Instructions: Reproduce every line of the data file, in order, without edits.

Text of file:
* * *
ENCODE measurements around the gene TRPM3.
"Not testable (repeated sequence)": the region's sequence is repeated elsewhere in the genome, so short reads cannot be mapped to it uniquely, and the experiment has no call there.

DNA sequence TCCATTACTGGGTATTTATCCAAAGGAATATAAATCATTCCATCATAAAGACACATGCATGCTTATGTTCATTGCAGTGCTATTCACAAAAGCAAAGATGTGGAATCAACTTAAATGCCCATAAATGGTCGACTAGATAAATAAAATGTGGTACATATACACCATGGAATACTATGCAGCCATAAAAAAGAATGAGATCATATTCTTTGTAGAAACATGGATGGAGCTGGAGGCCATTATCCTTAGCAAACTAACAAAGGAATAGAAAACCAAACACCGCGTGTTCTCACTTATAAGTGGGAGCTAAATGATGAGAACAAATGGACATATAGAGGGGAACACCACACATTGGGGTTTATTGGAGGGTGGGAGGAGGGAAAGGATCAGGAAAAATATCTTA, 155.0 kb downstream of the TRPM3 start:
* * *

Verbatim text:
ENCODE measurements around the gene TRPM3.
"Not testable (repeated sequence)": the region's sequence is repeated elsewhere in the genome, so short reads cannot be mapped to it uniquely, and the experiment has no call there.

DNA sequence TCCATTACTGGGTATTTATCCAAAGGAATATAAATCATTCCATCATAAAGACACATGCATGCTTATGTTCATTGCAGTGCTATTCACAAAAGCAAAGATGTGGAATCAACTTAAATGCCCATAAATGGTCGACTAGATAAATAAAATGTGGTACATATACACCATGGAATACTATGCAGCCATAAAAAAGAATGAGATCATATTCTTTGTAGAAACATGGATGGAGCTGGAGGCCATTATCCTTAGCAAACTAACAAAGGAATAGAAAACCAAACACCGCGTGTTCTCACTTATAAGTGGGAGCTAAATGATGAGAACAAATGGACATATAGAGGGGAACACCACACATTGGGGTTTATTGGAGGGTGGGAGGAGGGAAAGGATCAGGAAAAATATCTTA, 155.0 kb downstream of the TRPM3 start: